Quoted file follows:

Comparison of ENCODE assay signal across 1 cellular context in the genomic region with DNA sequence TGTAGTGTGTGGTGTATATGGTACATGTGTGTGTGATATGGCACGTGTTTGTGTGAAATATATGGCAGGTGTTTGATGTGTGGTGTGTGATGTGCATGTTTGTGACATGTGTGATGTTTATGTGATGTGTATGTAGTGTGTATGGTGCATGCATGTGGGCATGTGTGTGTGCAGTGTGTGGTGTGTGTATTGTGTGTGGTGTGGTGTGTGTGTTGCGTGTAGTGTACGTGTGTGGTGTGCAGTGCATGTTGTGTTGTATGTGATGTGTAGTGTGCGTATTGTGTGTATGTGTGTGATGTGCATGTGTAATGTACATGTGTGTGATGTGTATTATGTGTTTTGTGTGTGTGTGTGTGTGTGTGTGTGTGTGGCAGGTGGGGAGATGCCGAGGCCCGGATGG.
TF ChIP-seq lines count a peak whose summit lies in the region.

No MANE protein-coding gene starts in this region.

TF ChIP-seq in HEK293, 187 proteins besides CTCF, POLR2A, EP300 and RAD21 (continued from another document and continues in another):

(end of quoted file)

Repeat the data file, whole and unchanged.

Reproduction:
Comparison of ENCODE assay signal across 1 cellular context in the genomic region with DNA sequence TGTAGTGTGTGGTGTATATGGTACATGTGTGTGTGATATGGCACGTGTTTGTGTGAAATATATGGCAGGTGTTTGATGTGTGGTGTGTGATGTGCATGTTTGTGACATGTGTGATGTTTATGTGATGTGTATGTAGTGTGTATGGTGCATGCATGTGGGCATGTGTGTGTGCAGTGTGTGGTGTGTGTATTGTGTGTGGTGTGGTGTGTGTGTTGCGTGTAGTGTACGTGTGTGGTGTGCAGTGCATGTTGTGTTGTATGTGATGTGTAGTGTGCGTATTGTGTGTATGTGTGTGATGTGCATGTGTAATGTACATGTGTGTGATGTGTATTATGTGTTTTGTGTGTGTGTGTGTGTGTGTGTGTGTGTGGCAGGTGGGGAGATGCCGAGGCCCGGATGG.
TF ChIP-seq lines count a peak whose summit lies in the region.

No MANE protein-coding gene starts in this region.

TF ChIP-seq in HEK293, 187 proteins besides CTCF, POLR2A, EP300 and RAD21 (continued from another document and continues in another):